Scientists used CAT scans to examine the remains of 30 men, women and children who were killed in Pompeii when the city was engulfed by ash and pumice from Mount Vesuvius in AD 79.
After months of research, their most startling discovery was the excellent condition of the Romans’ teeth, which the researchers ascribed to a low-sugar, fibre-rich Mediterranean diet.
“The inhabitants of Pompeii ate a lot of fruit and vegetables but very little sugar,” said Elisa Vanacore, a dental expert. “They ate better than we did and have really good teeth. Studying their teeth could reveal a lot more about their lives.”

I’m a bit wary of this. Other research shows that they had pretty good dental health but nothing near perfect. Tooth decay was fairly common as were abscesses and lost teeth, partly due to the fact that they ate a lot of tough food and that produced a lot of wear. This may be a function of age or social status or, as the link indicates, a water supply with fluoride and other minerals.

September 30, 2015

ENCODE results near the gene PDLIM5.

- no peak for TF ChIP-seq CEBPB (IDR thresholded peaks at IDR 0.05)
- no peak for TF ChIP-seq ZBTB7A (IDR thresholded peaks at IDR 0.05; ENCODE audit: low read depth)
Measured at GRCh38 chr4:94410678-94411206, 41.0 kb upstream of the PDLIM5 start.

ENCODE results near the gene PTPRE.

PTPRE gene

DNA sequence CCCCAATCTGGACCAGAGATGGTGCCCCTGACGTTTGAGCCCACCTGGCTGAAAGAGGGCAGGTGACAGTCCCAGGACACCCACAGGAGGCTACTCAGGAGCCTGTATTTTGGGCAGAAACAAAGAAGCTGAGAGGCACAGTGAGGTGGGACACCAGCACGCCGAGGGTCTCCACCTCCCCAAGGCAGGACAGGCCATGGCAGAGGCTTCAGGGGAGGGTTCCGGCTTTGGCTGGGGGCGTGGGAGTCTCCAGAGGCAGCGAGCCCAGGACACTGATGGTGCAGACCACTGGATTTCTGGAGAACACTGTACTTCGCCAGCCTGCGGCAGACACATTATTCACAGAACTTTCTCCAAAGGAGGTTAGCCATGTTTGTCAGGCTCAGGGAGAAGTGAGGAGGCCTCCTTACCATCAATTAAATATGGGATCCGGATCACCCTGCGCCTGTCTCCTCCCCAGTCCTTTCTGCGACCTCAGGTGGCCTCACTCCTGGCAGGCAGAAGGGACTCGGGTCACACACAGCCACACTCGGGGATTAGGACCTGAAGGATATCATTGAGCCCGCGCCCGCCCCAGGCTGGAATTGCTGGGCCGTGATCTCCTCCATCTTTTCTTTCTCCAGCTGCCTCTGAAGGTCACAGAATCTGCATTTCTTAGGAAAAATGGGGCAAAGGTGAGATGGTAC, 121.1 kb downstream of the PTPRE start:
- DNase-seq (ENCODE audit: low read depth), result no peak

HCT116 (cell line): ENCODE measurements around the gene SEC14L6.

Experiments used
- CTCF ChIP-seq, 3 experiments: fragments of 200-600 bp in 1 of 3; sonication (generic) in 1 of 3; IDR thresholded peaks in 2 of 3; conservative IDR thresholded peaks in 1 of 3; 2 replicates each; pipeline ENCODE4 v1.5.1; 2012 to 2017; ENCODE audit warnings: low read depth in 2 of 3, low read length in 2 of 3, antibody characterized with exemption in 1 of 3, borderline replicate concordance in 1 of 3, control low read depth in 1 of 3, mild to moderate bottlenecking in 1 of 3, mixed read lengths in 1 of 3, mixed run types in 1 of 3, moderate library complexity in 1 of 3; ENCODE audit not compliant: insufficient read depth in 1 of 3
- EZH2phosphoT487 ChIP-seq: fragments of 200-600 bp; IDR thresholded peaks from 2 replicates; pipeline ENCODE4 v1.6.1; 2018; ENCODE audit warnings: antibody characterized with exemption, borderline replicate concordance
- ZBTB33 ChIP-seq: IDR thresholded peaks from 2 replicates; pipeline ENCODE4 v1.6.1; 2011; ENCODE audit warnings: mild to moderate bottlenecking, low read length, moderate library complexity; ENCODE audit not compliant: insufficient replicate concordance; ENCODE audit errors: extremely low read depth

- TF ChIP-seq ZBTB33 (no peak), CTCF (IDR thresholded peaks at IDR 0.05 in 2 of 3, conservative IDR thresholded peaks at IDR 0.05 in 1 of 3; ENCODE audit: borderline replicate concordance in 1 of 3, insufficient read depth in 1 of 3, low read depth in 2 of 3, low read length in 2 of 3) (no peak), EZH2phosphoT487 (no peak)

Filed under: Uncategorized — acagle @ 11:52 am

Amid budget fight, Illinois State Museum prepares to close

Last week paleoecologist Eric Grimm, the director of science at the Illinois State Museum in Springfield, rented an 8-meter-long truck, bought $500 worth of lumber, and built temporary shelves in the back. Then, with the help of his wife and former coworkers, he loaded his cargo: roughly 30 sediment cores drilled from lake bottoms.

The cores, which hold pollen grains, minerals, and other clues that help researchers reconstruct past environments, had been stored at the museum where Grimm has worked for 28 years. But the museum is scheduled to close on 1 October as the result of a tense budget standoff between the state’s Democrat-led General Assembly and its Republican governor. So Grimm is moving his collection to the University of Minnesota’s National Lacustrine Core Repository (LacCore) in Minneapolis. And he’s retiring from his post at the museum—with a certain sense of dismay.

“It’s a travesty,” Grimm says of the political stalemate that has dominated Illinois for months, and the consequences for the museum. “I think it’s political corruption and malevolent anti-intellectualism.”

Political corruption? In Illinois? The dickens you say.

These are, of course, the same people who continue selling lottery tickets they don’t pay off.

Antikakakthericakaka mechanisms?

Filed under: Underwater archaeology — acagle @ 11:44 am

New Treasures Found From 2,000-Year-Old Antikythera Shipwreck